While on the Tacoma City Council I was frustrated by not getting the information I needed for making good decisions. Famously during the WPPSS nuclear energy debacle resulting in the largest municipal bond default in history the city council and the public utility board were kept in the dark.

There are too many independent governing agencies in Tacoma: the city manager, the council, parks department, the port and the utilities. There is no leadership, no unified vision for our city.

There is no accountability in the current system. Large corporations like the city manager system.

In the system we have now the mayor can’t lead by campaigning on issues, because he or she is so weak. We can’t do the big thing.

There is another reform that would make the choice of council members more representative. Currently, there is a mayor, elected by all the voters in the city, and eight council members. Five council members are elected by the citizens of the districts they represent, while three at-large members are chosen by the entire city. The Charter Review Committee is considering recommending changes to this format, including dividing the city into smaller districts and decreasing the number of at-large representatives. The problem with the at-large members is that they get elected by the more active voting districts. So, some districts effectively have more representation on the council than others. I favor doing away with at-large council members altogether.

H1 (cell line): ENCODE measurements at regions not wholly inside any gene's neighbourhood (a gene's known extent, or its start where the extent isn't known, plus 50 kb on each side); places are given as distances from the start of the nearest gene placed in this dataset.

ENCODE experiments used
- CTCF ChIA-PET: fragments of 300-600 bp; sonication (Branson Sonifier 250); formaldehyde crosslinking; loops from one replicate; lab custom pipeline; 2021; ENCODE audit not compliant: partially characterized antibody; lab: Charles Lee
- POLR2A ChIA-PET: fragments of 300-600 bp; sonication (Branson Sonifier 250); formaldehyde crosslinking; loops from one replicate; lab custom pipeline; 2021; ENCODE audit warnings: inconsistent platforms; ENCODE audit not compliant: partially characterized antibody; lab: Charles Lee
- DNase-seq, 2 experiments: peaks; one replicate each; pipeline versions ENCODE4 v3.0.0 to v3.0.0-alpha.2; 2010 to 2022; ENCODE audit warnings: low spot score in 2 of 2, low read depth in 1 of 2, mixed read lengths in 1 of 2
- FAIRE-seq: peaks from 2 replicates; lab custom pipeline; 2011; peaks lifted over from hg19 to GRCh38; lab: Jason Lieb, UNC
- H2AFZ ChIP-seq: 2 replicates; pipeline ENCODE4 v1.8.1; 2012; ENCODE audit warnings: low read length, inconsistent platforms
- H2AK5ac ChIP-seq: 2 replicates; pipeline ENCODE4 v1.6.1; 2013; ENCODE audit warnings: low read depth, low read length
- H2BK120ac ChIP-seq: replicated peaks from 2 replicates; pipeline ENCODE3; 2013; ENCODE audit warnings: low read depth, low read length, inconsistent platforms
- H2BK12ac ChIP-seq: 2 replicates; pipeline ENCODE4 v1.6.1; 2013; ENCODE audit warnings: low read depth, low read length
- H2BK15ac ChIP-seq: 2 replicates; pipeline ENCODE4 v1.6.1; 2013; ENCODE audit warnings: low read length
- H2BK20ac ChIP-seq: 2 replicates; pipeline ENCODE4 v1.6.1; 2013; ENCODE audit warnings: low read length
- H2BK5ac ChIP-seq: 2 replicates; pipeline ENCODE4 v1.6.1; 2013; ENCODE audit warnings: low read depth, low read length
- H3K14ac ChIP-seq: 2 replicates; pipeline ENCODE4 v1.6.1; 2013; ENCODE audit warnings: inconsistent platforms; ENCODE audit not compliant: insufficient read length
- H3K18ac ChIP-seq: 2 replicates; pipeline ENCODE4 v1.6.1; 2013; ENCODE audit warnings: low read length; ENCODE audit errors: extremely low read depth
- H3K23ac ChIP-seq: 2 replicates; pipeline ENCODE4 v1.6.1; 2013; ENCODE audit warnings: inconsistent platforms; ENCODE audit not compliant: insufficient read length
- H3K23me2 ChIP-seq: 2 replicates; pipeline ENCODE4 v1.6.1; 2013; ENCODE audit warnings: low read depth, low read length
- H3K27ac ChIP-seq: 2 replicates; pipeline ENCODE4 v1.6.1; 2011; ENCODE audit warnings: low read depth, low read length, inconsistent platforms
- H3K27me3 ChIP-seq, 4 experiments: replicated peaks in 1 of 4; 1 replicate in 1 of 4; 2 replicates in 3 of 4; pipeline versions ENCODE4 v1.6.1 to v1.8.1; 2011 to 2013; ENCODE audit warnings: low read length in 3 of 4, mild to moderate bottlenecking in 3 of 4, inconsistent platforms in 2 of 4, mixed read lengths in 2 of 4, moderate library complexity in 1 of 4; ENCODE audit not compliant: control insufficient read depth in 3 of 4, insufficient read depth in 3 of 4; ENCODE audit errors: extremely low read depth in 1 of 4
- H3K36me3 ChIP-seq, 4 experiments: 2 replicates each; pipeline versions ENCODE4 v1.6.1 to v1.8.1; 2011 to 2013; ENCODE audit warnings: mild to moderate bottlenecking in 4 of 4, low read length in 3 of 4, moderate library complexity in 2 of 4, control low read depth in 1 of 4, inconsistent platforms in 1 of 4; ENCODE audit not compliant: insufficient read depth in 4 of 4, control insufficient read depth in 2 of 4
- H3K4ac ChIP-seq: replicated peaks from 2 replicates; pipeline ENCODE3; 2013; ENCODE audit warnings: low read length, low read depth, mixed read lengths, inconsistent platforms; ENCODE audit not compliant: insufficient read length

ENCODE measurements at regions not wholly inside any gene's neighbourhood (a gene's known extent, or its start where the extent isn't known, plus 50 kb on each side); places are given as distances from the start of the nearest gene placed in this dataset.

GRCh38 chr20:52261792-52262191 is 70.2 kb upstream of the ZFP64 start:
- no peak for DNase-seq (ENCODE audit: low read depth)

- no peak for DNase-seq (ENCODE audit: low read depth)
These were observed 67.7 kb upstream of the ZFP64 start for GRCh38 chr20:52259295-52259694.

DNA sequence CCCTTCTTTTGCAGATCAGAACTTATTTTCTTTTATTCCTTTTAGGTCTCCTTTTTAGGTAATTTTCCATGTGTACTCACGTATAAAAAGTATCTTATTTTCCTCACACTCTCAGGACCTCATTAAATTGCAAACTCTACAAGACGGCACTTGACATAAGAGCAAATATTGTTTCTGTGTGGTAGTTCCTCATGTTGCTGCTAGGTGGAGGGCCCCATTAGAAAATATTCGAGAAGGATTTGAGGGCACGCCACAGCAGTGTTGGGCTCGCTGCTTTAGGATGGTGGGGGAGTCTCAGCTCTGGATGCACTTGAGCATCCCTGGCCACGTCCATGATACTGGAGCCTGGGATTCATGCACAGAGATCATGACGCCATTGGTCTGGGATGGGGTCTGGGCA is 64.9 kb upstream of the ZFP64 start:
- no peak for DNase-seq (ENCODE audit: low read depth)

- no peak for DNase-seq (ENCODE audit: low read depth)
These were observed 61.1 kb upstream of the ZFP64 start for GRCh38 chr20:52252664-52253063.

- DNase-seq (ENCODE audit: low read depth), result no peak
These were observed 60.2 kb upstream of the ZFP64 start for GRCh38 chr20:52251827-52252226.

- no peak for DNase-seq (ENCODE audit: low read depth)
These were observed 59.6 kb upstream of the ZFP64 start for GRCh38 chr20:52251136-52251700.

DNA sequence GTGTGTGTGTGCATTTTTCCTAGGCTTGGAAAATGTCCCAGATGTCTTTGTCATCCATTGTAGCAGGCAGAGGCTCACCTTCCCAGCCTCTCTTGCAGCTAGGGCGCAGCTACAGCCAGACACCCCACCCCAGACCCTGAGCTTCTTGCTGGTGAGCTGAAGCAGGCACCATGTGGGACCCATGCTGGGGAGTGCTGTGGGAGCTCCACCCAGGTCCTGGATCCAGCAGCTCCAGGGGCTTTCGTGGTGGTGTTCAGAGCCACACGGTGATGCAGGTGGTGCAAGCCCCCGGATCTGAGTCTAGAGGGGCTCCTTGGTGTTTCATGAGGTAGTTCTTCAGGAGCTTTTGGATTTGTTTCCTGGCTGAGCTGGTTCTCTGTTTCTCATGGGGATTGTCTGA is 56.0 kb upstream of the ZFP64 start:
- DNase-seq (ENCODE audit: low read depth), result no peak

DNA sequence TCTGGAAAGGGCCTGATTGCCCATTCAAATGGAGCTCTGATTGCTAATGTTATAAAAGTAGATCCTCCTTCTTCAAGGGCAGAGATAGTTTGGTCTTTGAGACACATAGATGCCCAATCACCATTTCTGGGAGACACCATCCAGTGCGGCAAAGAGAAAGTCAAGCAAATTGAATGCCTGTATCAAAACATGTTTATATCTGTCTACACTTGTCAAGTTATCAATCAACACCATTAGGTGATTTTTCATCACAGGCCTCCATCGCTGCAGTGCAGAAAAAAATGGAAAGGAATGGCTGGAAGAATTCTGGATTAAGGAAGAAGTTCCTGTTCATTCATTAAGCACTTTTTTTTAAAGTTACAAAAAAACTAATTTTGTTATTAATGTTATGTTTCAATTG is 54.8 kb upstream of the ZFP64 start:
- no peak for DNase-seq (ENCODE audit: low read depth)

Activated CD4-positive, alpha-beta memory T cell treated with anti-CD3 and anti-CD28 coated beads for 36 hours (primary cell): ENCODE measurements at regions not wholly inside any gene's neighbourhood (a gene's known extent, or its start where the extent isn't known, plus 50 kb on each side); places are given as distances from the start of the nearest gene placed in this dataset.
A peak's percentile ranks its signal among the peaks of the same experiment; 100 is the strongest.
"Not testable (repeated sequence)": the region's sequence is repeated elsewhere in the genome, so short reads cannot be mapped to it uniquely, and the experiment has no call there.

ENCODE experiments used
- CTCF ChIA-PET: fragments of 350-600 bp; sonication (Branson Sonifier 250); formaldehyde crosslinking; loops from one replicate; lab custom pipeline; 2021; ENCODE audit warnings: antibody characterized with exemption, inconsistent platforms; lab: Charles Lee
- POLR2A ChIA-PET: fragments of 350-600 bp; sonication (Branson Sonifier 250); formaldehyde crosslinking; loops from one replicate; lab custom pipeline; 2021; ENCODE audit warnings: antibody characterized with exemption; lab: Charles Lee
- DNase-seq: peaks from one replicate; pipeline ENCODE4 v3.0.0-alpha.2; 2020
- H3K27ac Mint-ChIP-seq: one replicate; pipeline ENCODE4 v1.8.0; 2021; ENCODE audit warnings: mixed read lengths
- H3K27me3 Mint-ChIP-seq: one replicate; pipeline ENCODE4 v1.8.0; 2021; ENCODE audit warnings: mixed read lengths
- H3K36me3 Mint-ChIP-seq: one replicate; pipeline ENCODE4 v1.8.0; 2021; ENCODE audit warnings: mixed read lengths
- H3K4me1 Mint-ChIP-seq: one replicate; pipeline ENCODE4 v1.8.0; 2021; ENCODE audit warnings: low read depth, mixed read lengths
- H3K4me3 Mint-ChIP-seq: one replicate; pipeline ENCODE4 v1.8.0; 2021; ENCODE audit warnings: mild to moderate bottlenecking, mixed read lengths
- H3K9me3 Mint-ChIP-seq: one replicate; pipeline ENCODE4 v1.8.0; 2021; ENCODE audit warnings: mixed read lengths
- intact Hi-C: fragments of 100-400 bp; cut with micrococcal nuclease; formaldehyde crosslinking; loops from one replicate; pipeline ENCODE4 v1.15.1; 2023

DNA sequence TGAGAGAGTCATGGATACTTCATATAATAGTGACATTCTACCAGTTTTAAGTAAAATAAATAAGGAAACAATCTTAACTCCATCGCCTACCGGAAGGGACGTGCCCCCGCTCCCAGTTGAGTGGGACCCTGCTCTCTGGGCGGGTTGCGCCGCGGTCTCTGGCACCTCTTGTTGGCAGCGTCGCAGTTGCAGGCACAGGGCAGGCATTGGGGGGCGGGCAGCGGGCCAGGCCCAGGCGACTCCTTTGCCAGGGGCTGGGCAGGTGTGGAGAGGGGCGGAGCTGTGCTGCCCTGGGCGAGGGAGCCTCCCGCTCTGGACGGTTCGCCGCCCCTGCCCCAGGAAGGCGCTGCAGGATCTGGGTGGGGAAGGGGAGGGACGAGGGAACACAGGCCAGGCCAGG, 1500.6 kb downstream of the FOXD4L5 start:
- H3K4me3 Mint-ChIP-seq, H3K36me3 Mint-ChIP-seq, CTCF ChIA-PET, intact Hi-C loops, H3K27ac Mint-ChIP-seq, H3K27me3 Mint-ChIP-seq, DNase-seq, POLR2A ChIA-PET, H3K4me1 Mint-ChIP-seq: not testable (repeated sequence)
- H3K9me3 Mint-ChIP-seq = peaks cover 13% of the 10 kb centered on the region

[The Pierce Progressive will continue to publish articles, action alerts and calendar listings about how, when and where to follow the progress of these deliberations and provide input on the city charter. The Charter Review Committee will present its recommendation to the City Council May 6. The council then has until August to decide whether to put the proposal to the people. Some officials may resist the call to put the recommendations to a vote, preferring to decide themselves how to move into the future. But the citizens have a unique opportunity to shape the way Tacoma is governed and should demand being part of the process.]